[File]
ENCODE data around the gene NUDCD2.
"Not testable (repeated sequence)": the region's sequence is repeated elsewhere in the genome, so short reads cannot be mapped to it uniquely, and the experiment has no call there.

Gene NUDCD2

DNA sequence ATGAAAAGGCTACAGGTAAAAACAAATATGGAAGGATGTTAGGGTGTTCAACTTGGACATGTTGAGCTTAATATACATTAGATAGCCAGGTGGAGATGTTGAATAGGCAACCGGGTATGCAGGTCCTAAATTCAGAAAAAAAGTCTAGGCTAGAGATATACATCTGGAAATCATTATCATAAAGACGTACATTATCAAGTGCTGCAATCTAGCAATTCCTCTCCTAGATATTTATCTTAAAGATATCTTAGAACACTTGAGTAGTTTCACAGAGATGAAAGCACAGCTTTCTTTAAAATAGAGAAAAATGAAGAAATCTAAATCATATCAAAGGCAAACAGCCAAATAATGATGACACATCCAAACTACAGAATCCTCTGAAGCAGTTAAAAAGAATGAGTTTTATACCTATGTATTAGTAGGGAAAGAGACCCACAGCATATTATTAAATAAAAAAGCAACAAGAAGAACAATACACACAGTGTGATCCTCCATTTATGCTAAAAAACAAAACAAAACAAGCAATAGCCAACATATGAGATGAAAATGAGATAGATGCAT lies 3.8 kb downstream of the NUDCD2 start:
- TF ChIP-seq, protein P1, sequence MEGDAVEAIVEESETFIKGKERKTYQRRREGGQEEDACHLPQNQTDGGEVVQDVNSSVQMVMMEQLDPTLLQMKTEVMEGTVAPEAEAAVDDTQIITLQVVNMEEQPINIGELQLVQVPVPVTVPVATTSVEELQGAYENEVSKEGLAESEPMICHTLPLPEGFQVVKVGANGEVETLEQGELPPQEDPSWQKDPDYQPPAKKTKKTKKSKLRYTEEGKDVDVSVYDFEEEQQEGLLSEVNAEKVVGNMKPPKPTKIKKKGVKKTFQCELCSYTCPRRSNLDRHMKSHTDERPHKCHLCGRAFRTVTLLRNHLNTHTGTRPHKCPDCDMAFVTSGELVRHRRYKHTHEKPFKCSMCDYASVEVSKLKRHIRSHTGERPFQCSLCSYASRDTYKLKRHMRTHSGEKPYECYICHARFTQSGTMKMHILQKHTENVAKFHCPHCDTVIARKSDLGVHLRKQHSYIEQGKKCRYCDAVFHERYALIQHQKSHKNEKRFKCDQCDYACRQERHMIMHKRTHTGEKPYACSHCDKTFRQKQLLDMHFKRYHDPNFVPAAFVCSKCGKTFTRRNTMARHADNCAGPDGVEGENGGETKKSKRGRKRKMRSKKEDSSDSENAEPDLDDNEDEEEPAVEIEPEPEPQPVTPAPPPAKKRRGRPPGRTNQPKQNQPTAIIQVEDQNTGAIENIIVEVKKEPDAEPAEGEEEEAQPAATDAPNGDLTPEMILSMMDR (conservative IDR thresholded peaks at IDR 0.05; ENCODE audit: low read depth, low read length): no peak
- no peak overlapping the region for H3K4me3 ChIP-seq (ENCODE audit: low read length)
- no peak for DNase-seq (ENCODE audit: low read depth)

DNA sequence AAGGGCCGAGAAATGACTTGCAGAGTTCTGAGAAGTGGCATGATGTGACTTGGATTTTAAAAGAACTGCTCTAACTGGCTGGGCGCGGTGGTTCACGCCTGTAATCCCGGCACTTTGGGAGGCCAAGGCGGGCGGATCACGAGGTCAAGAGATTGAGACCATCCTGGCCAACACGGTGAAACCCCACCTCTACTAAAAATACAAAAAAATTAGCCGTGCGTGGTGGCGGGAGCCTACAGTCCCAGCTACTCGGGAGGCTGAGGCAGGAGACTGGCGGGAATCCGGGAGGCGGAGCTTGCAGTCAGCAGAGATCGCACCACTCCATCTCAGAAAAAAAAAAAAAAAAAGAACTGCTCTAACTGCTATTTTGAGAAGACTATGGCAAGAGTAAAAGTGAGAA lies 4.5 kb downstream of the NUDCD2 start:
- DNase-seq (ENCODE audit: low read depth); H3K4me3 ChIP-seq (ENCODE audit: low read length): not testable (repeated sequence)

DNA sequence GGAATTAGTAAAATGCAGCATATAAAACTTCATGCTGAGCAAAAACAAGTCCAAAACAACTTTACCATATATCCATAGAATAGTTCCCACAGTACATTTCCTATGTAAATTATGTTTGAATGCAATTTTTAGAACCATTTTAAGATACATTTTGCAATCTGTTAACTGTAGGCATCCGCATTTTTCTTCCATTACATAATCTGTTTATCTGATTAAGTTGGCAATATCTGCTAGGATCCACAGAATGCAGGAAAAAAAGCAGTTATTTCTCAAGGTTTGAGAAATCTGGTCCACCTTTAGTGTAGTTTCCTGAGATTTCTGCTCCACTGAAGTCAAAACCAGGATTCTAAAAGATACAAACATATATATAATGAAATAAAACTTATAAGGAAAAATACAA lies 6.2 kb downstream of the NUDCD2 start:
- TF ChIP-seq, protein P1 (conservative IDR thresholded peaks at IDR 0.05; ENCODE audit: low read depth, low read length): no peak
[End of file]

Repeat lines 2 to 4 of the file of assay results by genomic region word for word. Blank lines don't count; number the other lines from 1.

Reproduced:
"Not testable (repeated sequence)": the region's sequence is repeated elsewhere in the genome, so short reads cannot be mapped to it uniquely, and the experiment has no call there.

Gene NUDCD2

DNA sequence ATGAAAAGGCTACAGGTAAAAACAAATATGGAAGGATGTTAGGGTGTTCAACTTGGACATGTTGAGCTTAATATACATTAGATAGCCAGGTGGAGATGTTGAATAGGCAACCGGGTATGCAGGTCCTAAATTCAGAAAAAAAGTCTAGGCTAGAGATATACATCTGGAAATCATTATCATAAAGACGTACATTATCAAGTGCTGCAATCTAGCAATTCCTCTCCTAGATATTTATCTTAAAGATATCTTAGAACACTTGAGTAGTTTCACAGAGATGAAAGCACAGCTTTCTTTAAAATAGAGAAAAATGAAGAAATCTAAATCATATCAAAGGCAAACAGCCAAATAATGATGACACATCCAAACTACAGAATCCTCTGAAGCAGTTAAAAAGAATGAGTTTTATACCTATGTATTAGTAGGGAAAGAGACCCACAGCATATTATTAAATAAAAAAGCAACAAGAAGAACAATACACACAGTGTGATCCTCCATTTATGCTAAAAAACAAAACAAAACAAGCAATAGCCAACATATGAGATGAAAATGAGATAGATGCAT lies 3.8 kb downstream of the NUDCD2 start: